Herzl, Theodor

June 15, 2006

Theodor Herzl was the founder of modern Zionism. He arrived at this destiny, one might say, quite by accident. Born in Budapest in 1860, he grew up in a home that was almost totally assimilated from its Jewish roots, and he was educated in the basically secular paths of the German Jewish Enlightenment of his time. In 1878, his family moved to Vienna, and it was not long before Herzl became the Paris correspondent for the Neue Freie Presse, one of the most important Viennese newspapers.

In 1894, in Paris, the seat of the French Revolution, Herzl observed the trial and conviction of Captain Alfred Dreyfus, a Jewish officer in the French army, who had been unjustly accused of treason because of anti-Semitic prejudice. He also heard the shouts of “Death to the Jews” from the throats of the mob. These experiences convinced him that the only solution for the problems of the Jewish People was to find a land that they could call “home,” far from the false promises of European “Enlightenment” and equal rights for the Jews.

Despite ridicule from Jewish leaders, he published “Der Judenstaat” (The Jewish State) in 1896. In this work, he argued that the Jews are one People and their plight could be transformed into a positive force by the establishment of a Jewish State, with the consent of the great powers. In his Zionist novel, “Altneuland” (Old New Land, 1902), Herzl envisioned a socialist Jewish utopian society, that would arise in the Land of Israel by means of science and technology, and be “a light unto the nations,” borrowing a phrase from the ancient prophets of Israel.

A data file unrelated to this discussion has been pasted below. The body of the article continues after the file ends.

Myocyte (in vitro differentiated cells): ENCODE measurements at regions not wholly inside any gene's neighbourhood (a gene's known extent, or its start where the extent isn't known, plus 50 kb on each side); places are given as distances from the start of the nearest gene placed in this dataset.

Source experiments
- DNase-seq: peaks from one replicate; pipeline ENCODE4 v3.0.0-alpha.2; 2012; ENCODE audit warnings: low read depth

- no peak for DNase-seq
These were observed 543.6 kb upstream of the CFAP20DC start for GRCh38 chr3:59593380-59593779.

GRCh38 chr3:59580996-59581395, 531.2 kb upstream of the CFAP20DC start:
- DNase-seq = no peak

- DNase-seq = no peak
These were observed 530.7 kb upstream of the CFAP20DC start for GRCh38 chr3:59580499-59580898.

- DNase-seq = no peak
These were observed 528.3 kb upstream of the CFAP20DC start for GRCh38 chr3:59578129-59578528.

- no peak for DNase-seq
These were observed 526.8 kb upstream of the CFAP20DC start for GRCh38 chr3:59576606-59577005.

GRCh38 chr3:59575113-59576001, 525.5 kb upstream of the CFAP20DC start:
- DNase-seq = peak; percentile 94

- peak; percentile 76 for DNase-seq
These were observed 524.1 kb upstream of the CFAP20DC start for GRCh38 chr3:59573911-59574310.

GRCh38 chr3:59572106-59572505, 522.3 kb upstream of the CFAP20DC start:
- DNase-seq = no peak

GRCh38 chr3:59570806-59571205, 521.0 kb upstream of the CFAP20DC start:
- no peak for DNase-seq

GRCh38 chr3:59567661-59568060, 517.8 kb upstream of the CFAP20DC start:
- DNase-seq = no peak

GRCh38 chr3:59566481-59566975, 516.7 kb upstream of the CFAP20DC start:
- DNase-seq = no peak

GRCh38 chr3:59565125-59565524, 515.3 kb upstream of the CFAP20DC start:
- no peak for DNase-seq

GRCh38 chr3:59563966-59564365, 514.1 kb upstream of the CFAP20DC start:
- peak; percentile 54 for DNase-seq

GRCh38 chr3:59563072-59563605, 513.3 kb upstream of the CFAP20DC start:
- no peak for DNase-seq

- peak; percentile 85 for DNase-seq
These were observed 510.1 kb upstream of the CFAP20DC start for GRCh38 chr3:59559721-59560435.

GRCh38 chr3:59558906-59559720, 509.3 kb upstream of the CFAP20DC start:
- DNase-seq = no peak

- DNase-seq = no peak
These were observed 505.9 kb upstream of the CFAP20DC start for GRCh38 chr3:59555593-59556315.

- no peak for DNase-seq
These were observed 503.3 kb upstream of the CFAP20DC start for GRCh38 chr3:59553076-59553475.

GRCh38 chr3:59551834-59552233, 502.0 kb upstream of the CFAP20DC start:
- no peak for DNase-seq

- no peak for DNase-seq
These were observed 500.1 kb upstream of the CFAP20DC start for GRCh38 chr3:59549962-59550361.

The last eight years of his life were filled with intense activity in behalf of Zionism. Exhausted by his exertions, Herzl died on July 3, 1904. In 1949, a year after the birth of the nation that he had raised from the dust almost by himself, his remains were transferred by airplane to the newly reborn State of Israel.

First Entry in His Diary (1895)

“I have been occupied for some time past with a work which is of immeasurable greatness. I cannot tell today whether I shall bring it to a close. It has the appearance of a gigantic dream. But for days and weeks it has filled me, saturated even my subconsciousness; it accompanies me wherever I go,…”

From “Address to the Rothschild’s” [predecessor to “The Jewish State”]

“I have the solution to the Jewish question. I know it sounds mad; and at the beginning I shall be called mad more than once – until the truth of what I am saying is recognized in all its shattering force…”

From “The Jewish State” (1896)

…No human being is wealthy or powerful enough to transplant a people from one place of residence to another. Only an idea can achieve that. The State idea surely has that power. The Jews have dreamed this princely dream throughout the long night of their history. “Next year in Jerusalem” is our age-old motto. It is now a matter of showing that the vague dream can be transformed into a clear and glowing idea…”

“…Although I speak here in terms of reason, I am well aware that reason alone will not suffice. Long-term prisoners do not willingly quit their cells. We shall see whether the youth, whom we must have, is ripe; the youth – which irresistibly draws along the aged, bears them up on powerful arms, and transforms rationality into enthusiasm…”

“…Let me repeat once more my opening words: The Jews who will it shall achieve their State.
We shall live at last as free men on our own soil, and in our own homes peacefully die.
The world will be liberated by our freedom, enriched by our wealth, magnified by our greatness.
And whatever we attempt there for our own benefit will redound mightily and beneficially to the good of all mankind.”